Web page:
When David Marshall, an African-American sergeant in the Detroit Police Department, refused to remove his service weapon after being pulled over for a traffic violation by officers from another police department, they tasered him and arrested him. In state court, the parties entered into a conditional agreement: Marshall would agree not to bring any civil rights claims against the City, and the prosecutor would dismiss all charges against him, as long as two conditions were met. The two conditions were not met, but the state court judge nevertheless found the agreement binding and dismissed the charges against Marshall. Because the conditions for his agreeing not to sue were never met, Marshall sued the City under federal civil rights law. The City countered that the lawsuit was barred by the state court’s order. The Sixth Circuit held that the civil rights lawsuit was not barred under Michigan law, and the City petitioned the Supreme Court for review. The Litigation Group took the lead in drafting the opposition, and the petition was denied.

LVNV Funding, LLC v. Crawford

After Stanley Crawford filed for bankruptcy protection, LVNV Funding tried to collect from Crawford a debt that had become unenforceable under the state’s limitations period. Crawford claimed that LVNV Funding’s attempt to collect a time-barred debt violated the Fair Debt Collection Practices Act (FDCPA). The court of appeals held that it was misleading under the FDCPA for LVNV Funding to try to use the judicial process to enforce a time-barred debt. LVNV Funding petitioned the Supreme Court for review, asking the Court to determine that a proof of claim filed in a bankruptcy proceeding cannot be the basis for a violation of the FDCPA. The Litigation Group assisted by drafting the brief in opposition to the petition, which was denied.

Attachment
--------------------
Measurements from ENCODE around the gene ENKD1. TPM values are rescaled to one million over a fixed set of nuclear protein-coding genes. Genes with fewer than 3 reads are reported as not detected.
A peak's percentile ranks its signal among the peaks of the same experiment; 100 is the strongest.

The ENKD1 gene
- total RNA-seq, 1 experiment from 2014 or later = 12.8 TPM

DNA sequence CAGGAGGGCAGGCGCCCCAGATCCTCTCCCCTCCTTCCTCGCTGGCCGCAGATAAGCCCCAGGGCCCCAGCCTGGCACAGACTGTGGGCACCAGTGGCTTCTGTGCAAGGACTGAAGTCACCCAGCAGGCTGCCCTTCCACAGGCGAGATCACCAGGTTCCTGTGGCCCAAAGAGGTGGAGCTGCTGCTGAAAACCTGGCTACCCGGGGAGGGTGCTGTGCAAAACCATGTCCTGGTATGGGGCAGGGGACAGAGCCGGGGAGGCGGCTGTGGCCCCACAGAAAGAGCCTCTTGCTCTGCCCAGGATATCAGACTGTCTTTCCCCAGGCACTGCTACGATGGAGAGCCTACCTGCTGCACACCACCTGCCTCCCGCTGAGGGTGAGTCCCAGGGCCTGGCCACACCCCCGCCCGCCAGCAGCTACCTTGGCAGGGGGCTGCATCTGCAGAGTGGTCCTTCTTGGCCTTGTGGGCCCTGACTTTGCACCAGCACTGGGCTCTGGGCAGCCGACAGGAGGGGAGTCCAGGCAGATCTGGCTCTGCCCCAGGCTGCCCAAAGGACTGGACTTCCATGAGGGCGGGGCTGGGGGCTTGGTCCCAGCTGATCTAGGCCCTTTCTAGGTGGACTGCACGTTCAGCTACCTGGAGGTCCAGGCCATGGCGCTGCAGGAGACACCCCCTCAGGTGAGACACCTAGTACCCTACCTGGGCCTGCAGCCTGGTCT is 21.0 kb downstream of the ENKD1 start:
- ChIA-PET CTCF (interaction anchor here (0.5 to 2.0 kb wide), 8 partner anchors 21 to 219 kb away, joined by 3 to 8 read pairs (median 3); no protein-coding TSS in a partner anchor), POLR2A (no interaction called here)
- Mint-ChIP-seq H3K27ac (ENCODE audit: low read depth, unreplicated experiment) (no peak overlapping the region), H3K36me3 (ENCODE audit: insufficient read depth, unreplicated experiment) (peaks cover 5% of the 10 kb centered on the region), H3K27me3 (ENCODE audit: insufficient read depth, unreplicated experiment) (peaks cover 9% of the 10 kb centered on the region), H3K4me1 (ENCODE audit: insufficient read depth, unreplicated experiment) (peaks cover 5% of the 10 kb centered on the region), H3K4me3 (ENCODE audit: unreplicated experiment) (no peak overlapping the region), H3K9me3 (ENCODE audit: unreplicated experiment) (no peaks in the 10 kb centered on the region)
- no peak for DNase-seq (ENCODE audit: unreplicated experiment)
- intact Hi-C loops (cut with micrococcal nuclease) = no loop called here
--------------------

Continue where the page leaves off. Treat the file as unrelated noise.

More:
Teva Pharmaceuticals USA, Inc. v. Superior Court of California

Olga Pikerie, the plaintiff in this case, was taking generic sodium alendronate drug products manufactured by Petitioners. Unbeknownst to her, long-term treatment with these drugs had caused her bones to become so brittle that one day, when she stood up from a park bench, her femur bone snapped in half. It turned out that the label on the brand-name version of the drugs had been changed before Pikerie’s injury to warn about the risk of femur fracture and to provide the warning signs of an impending fracture. Pikerie alleged that the generic drug labels did not have the same warnings. She sued Petitioners in state court for claims based on the inadequate labeling. Petitioners contended that Pikerie’s claims were precluded by federal law. The state appellate court disagreed and allowed Pikerie’s suit to proceed. The drug manufacturers petitioned the Supreme Court for review, arguing that federal law preempts state tort claims based on allegations that the generic drug label should have been the same as the label on the brand-name equivalent. The Litigation Group assisted in opposing the petition. The Court called for the views of the Solicitor General, which field a brief arguing for denial of the petition, and the Court denied the petition.